Fun or fam­ily?

Herald Sun - Motoring - - Readers Write -

I WOULD like your opinion on our next car pur­chase. Cur­rently we are driv­ing a 2002 Holden Com­modore Ac­claim wagon. We have two young chil­dren and travel both to the coun­try and beach. We have looked at the lat­est Holden wagon and also the Nis­san Murano ST. Apart from cost and the look of the car, we are not sure which car we should re­ally con­sider buy­ing.

Sonja Musig, email The Com­modore is the choice if you love driv­ing, other­wise the Murano is def­i­nitely the one— for full-on fam­ily use, it will be roomier and more prac­ti­cal. DAN­GER­OUS CHOICE I am17 years old, cur­rently com­plet­ing Year 12, and I am look­ing for my first car. I have my eye on a 2006 Holden SV6 VZ Com­modore. I’d like a few tips about what to look for, as this car will be sec­ond hand. I’ve come to the con­clu­sion that this car is one of the best buys, as well as the most af­ford­able.

Trent, email

A sporty Com­modore is def­i­nitely not the sort of car you should have as a P-plater. Far bet­ter to start on some­thing smaller, eas­ier to han­dle and lighter on fuel. We’d rec­om­mend some­thing like a Toy­ota Corolla or per­haps a Mit­subishi Lancer. REAL COM­PE­TI­TION I couldn’t agree more with Mark Skaife on the Car of the Fu­ture, which is bet­ter late than never. As my son grew up, we watched the V8s race on TV as we did the World Rally Cham­pi­onship, but now that he’s 28 we gave up watch­ing the Fal­codore taxi rac­ing years ago. Par­tic­u­larly on those ‘‘street’’ cir­cuits, which are too nar­row for edge-of-seat rac­ing. The sooner the suits at V8 HQ dan­gle car­rots in front of BMW, Mercedes, Lexus, Audi and any­one else with a com­pet­i­tive V8, the bet­ter.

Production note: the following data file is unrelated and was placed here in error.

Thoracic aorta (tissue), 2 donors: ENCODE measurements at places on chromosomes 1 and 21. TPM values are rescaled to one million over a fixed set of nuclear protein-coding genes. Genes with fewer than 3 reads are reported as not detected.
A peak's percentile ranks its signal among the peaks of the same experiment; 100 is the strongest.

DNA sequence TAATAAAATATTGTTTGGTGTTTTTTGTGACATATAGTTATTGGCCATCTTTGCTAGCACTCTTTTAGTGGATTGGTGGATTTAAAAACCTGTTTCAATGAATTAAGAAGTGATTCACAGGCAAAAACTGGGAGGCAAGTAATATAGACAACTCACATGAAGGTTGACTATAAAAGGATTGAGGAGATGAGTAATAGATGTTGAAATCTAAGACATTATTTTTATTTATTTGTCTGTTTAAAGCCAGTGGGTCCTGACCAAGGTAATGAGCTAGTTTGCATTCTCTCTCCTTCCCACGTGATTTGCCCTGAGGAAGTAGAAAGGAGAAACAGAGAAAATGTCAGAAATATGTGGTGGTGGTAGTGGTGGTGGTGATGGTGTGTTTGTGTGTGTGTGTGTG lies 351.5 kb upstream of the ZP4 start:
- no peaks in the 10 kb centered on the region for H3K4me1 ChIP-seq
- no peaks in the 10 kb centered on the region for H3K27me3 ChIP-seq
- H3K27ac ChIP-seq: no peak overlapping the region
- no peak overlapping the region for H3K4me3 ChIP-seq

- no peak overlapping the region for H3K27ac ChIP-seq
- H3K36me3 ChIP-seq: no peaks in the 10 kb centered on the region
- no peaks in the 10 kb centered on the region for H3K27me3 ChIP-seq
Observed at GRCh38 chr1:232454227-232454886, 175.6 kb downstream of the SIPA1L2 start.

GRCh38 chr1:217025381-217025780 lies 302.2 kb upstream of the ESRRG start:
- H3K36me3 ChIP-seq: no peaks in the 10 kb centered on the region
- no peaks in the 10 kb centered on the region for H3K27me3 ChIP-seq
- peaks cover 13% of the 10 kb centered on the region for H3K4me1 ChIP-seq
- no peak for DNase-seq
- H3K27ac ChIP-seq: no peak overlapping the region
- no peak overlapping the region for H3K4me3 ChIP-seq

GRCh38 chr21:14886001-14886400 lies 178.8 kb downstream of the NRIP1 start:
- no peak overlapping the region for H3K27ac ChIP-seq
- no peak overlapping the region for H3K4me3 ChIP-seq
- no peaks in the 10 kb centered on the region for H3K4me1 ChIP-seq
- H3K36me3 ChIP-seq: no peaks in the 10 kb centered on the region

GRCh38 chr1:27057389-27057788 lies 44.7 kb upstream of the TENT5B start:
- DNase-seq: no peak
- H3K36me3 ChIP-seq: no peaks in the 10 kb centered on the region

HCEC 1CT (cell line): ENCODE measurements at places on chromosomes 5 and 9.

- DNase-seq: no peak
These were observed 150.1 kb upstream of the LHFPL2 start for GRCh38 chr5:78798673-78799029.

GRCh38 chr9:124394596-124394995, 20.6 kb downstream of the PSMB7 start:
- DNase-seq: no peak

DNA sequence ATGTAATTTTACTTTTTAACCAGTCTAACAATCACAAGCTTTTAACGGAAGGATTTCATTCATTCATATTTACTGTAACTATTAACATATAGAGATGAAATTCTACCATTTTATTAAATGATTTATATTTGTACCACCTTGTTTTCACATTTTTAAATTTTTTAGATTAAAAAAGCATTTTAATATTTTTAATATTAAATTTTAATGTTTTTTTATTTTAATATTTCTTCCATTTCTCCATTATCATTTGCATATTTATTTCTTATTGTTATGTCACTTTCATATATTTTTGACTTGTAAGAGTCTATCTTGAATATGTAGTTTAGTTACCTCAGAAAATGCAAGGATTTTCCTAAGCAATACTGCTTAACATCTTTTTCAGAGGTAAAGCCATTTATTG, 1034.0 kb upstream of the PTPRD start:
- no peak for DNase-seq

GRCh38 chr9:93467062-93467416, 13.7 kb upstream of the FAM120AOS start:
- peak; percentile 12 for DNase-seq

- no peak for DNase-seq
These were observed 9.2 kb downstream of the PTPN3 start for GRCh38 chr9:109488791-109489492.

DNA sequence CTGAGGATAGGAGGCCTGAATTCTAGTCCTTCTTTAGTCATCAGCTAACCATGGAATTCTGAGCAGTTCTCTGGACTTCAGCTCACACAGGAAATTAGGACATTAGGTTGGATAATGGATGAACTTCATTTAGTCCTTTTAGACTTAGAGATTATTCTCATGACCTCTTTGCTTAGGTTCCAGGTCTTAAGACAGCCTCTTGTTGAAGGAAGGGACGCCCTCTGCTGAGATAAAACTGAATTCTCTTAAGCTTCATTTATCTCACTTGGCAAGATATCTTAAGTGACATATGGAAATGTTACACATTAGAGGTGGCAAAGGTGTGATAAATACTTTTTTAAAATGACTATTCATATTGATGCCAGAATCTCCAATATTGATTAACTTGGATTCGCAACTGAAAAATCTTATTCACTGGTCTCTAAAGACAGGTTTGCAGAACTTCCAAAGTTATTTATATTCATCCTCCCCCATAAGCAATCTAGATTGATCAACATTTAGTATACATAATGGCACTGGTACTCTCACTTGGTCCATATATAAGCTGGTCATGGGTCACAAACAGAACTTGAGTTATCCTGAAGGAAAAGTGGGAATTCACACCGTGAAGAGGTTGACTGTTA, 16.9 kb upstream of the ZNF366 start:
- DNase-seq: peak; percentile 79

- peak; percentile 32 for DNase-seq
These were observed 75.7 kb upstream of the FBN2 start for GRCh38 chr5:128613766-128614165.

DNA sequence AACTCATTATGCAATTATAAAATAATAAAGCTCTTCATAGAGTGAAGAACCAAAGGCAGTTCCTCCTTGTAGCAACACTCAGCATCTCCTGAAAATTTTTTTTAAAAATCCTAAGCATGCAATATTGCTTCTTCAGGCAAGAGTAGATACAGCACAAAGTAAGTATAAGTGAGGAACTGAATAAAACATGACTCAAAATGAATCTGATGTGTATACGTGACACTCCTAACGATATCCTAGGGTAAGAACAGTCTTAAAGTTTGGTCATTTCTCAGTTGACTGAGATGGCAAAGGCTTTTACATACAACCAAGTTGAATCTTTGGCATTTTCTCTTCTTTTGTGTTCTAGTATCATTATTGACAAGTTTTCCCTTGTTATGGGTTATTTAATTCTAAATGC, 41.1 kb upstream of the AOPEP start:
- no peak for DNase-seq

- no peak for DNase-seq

Raykelly, email TIMELY WARN­ING Could you please send out a warn­ing to all own­ers of NP se­ries Mit­subishi Pa­jero DIDS to have the top tim­ing chain guide checked? My 2004 diesel had a cat­a­strophic en­gine fail­ure due to the guide wear­ing out the tim­ing chain. Mit­subishi has an up­graded part which sells for about $100, a small cost con­sid­er­ing a new DID mo­tor costs about $10,000 plus fit­ting.

John Stone, email MAT­TER OF SPACE My hus­band and I are think­ing of up­dat­ing our car and would like your opinion on which is the bet­ter car. We are look­ing at a Honda Ac­cord Euro (Lux­ury nav­i­ga­tor) or the new Ford Fo­cus (Sport or Ti­ta­nium but Ger­man-built, and we’d need to pur­chase be­fore the end of Jan­uary 2012). We re­alise they are dif­fer­ent-sized ve­hi­cles but are about the same price, $35,000. Any thoughts or sug­ges­tions would be ap­pre­ci­ated, es­pe­cially if you don’t re­ally rate ei­ther.

He­len Cook, email Both cars are very good, so it comes down to space. If you need more room, the Ac­cord is the one; if not, the Fo­cus is an ex­cel­lent car. MINIA­TURE FUN Have you test driven ei­ther of the new Minis, the Coupe or the Road­ster? What’s your opinion of their per­for­mance and would you rec­om­mend any other road­ster for the same dol­lars?

Lucy Vas­sallo, email Both of the new Mini mod­els are a hoot and the Cars­guide team says the Coupe is a fun choice if you only need two seats. Any drop-top is a far more per­sonal choice, be­cause it’s about sun­shine and not just driv­ing en­joy­ment. LIMP DIESEL We have a 2008 Nis­san Navara 2.4 turbo diesel with fivespeed au­to­matic trans­mis­sion. At about 50,000km the car was drop­ping off into limp-home mode and this would hap­pen when trav­el­ling at 80km/h in over­drive go­ing up a slight in­cline, in­stead of drop­ping back into fourth gear. Af­ter stop­ping the car, turn­ing off the en­gine and a short wait we could restart the car and drive off. Af­ter go­ing back to Nis­san about 15 times over 18 months, with two wiring looms and 10 elec­tri­cal tests, Nis­san fi­nally re­placed the fuel rail and in­jec­tors and the car has been fine now for 15,000km.

Grant Vick­ery

For the fam­ily driver: Com­modore Sport­wagon

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